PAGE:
The National Sleep Foundation’s Annual Sleep in America poll of 2018 showed that only ten percent of Americans rates sleep as a top priority. With all the literature that is taught about how vital sleep is to one’s health, these results were shocking. Sleep is an essential physiological need for survival. To be deprived of sleep has many unwanted effects on the body. Total sleep deprivation has been shown to negatively affect many physiological, cognitive, and behavioral measures within the body (Miro et. al. 2002). Studies have shown that sleep deprivation can cause damage to brain cells, impair immune response, affect short term and long-term memory, restrict learning, and most of all decrease cognitive performance. In research a distinction between total and partial sleep deprivation is important to adequately consider the effects of sleep loss. Sleep deprivation is a study design to assess the effects of sleep loss. Total sleep deprivation is more thoroughly examined even though partial sleep deprivation is more commonly experienced. Although there are vast studies and a profound amount of research on the effects of sleep deprivation, there are still many unanswered questions. The discrepancies in the studies account for age, gender, the type of sleep deprivation that is being tested, the allotted time of sleep, and the individual. Despite the discrepancies shown in various research, it is known knowledge that sleep deprivation has several effects on physiological and cognitive performance.
A person’s daily performance can be heavily influenced by the lack of sleep. Sleep is becoming more of a cliche in today’s society. A new saying has been adopted that states I’ll sleep when I die. Sleep loss is one of the most important yet underestimated causes of disruption in a person’s quality of life. Sleep is essential to the body and brain. It was proposed that sleep detoxifies the brain, controls thermoregulation, and conserves energy (Maquet 2001). When being researched it is common to find sleep deprivation broken into two separate categories. Total sleep deprivation refers to the avoidance of sleep for a period of at least twenty-four hours or greater. Then you have partial sleep deprivation in which the usual number of hours one sleeps is reduced within the twenty-four-hour period. Sleep from a physiological perspective was first examined by a French Scientist name Henri Pieron. Then in the 1920’s, Dr. Nathaniel Klietman began questioning the regulation of sleep, wakefulness, and circadian rhythms. The main symptoms of sleep loss are excessive daytime sleepiness, depressed mood, poor memory, and/or concentration (Dinges et al., 2005). Major research has been explored for decades on the cognitive effects of sleep deprivation (Maquet 2002; Stickgold 2005) and the importance of sleep to body restitution (Maquet 2001). Although many variables and more accurate research methods are being used to see just how sleep really affects physiological health, there are still many unanswered questions regarding the exact amount one needs to sleep and the type of sleep that is needed to remain healthy. Each of these studies are contributing greatly to catch the world’s view on just how vital sleep is. This paper will address the literature as such from various studies showing how sleep loss negatively impacts the physiological, cognitive, and behavioral measures within the body.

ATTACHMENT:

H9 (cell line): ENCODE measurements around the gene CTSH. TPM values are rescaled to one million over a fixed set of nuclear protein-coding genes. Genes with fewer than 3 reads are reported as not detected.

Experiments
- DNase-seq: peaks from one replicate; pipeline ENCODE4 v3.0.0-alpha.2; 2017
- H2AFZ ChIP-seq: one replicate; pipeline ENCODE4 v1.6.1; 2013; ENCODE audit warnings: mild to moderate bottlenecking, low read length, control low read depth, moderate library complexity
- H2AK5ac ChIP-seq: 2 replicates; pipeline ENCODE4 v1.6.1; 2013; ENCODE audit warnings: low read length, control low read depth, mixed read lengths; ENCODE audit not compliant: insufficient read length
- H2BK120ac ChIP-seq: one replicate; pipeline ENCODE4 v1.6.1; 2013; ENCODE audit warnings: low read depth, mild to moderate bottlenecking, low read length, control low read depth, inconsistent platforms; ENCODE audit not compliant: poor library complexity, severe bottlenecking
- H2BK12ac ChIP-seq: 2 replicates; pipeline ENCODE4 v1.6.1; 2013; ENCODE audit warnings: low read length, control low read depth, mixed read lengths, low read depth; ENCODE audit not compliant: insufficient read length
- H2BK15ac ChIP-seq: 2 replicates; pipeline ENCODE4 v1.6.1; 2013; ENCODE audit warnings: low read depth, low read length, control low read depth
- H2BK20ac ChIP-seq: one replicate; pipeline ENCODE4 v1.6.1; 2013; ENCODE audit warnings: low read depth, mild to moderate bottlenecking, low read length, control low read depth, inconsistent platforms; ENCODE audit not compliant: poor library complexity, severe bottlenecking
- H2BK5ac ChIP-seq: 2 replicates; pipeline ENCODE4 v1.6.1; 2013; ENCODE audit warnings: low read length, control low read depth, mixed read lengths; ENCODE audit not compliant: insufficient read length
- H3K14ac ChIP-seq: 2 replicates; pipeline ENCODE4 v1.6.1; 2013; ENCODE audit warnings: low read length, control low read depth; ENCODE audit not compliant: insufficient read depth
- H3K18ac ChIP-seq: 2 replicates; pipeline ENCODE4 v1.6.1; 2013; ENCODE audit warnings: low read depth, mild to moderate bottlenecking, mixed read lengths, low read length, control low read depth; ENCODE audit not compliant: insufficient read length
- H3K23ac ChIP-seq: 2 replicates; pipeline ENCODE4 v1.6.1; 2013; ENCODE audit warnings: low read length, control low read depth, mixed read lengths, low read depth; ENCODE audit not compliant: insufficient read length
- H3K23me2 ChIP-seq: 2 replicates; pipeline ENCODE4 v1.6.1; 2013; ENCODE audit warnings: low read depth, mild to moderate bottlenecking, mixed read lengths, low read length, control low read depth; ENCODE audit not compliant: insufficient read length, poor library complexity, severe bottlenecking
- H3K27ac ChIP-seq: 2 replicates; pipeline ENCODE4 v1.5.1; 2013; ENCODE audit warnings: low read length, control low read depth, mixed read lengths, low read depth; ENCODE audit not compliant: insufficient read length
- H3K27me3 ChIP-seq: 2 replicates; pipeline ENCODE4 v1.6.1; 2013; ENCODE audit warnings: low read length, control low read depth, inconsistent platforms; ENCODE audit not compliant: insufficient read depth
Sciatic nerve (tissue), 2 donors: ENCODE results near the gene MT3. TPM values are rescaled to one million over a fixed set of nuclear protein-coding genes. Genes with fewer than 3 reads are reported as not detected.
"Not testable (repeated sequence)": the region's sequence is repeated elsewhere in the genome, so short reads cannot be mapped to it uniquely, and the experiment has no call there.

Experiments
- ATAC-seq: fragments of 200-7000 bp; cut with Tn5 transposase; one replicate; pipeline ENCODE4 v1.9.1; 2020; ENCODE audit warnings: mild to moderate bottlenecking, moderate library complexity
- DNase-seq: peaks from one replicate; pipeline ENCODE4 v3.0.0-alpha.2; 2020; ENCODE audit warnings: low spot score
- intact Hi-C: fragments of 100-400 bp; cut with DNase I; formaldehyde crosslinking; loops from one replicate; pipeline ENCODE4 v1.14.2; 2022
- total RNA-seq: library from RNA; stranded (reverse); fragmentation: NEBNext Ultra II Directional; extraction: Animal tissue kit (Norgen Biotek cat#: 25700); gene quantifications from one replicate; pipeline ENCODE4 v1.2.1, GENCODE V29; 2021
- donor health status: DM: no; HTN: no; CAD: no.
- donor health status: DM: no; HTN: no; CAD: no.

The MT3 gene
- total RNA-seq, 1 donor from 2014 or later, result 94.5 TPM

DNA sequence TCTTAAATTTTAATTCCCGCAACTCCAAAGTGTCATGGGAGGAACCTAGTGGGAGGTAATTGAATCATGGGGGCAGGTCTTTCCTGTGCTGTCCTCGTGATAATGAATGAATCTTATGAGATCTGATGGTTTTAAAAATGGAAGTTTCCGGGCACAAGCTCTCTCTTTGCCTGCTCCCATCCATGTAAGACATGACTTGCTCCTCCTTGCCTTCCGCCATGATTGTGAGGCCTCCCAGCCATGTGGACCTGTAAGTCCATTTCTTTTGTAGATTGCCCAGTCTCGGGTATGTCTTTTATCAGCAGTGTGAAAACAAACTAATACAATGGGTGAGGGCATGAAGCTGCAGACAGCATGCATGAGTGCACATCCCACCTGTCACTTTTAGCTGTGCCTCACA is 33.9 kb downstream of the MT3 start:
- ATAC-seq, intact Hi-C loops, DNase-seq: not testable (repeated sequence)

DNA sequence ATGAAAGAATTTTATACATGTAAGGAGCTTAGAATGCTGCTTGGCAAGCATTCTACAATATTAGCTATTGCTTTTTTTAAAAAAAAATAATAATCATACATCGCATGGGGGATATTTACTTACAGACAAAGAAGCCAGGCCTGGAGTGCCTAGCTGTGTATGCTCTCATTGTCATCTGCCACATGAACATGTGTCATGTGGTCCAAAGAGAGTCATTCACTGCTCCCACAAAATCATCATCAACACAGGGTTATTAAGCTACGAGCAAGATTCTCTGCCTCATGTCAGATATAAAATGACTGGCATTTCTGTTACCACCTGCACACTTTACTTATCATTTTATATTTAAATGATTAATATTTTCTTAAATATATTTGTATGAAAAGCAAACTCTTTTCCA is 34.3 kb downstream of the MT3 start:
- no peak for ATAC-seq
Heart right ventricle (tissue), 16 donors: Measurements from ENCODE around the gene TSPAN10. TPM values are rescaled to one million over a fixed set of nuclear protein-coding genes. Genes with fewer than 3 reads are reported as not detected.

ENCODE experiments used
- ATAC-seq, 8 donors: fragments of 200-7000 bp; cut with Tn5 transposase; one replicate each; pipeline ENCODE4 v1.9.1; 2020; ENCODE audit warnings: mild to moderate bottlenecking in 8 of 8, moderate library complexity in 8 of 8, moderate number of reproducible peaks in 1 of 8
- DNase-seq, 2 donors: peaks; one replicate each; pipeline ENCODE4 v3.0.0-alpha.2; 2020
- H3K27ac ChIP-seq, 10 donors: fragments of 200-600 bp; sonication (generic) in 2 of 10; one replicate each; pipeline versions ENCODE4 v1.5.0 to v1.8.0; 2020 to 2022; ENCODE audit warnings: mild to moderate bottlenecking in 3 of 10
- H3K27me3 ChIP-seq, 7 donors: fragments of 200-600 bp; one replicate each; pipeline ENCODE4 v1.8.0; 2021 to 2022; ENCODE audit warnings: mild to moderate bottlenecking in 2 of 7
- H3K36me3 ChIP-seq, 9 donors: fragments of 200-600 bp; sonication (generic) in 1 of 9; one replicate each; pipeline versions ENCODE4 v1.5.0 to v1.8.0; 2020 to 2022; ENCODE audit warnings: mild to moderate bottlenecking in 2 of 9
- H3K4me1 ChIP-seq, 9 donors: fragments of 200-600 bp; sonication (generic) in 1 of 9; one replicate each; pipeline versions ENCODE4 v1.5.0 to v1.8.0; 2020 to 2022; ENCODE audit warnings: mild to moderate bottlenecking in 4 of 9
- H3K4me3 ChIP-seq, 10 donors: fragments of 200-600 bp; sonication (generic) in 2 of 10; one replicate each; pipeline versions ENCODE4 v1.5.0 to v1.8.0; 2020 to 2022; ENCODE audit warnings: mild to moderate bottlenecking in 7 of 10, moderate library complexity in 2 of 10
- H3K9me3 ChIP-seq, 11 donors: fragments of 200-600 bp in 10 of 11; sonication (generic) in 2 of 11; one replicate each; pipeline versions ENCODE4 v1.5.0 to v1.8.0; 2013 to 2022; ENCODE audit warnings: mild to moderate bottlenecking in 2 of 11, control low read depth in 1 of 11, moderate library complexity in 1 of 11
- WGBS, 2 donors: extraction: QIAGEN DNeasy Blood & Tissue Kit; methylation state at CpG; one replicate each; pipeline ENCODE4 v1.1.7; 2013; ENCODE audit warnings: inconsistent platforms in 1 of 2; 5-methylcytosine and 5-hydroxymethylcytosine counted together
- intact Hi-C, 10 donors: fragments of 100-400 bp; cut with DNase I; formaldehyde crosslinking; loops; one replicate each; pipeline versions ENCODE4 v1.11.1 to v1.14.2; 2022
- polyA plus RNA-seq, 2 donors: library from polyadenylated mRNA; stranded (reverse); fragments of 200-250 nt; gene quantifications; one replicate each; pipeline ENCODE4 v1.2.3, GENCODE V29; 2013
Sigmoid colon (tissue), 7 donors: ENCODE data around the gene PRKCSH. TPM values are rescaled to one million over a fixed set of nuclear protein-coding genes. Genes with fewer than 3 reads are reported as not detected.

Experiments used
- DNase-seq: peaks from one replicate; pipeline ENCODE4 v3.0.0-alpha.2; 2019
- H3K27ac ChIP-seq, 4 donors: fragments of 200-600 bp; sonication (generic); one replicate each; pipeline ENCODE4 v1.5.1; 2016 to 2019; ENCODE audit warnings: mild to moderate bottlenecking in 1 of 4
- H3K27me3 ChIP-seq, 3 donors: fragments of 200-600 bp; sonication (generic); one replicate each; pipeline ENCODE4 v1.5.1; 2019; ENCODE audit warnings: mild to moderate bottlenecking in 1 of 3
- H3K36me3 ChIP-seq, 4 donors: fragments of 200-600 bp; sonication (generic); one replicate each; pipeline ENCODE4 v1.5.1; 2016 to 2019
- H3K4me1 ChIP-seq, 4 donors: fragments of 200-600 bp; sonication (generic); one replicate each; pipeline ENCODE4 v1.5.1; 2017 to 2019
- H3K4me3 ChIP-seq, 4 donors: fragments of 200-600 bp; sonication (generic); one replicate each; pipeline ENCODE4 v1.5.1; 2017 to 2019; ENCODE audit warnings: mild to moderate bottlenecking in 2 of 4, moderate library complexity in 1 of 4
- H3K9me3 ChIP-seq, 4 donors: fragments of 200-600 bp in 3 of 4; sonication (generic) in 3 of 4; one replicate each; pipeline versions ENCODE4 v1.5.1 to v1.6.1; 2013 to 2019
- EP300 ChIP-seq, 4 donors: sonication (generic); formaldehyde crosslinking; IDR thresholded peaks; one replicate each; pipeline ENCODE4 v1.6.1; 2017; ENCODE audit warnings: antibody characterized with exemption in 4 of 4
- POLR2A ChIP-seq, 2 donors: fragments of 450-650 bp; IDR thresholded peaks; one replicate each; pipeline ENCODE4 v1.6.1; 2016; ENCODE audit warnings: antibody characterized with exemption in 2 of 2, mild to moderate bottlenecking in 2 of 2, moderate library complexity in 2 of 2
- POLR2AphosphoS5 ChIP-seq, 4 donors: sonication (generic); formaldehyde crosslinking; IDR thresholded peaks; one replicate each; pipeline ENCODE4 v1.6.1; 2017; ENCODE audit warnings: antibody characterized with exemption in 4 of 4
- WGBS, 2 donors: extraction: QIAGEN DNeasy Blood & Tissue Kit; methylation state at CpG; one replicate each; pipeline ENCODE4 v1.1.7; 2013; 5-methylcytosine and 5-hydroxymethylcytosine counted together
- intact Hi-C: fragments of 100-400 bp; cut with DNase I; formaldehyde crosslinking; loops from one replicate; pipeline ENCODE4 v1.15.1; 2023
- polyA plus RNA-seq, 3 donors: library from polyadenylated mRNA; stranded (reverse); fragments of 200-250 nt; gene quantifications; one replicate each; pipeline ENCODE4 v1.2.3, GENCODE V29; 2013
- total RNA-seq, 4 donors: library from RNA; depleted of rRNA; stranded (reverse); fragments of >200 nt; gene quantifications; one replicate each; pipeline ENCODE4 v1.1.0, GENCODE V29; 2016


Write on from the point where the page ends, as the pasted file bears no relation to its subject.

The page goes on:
Several studies suggest that the average amount of hours needed are between seven and eight a day (Kripke et al 2002; Kronholm et al 2006). However, the need for sleep varies depending on the individual. Homeostatic process S and circadian process C are the two processes that regulates sleep. The circadian process C affects the thresholds for the onset and offset of a sleep episode. The homeostatic process S revolves around the sleep and wakefulness. The two processes determine the sleep/wake cycle and can be used to describe the fluctuations in alertness and vigilance (eg, Achermann 2004). The process has now been revised and is used as the principal study in sleep deprivation. This sums up the background and characteristics of sleep and sleep loss.
The effects of sleep deprivation are innumerable. For this reason, focus will be given to the effects on the immune system, the Prefrontal Cortex of the brain, short term memory, long term memory, and brain cells. As the body rest, it replenishes itself and fights off any threats. They fighting system is referred to as the immune system response. The immune system response is regulated by three physiological events. The three events are wakefulness, non-rapid eye movement, and rapid eye movement (Nayyab et.al. 2017). The association between the immune system and sleep came about in the 1970’s. Immunoregulatory cytokine is a key player in sleep regulation and has levels associated with sleep propensity in the brain (Krueger 2008). This showed that sleep regulated cytokines effect the immune system. The body has to rest in order to remain healthy to perform physically and mentally.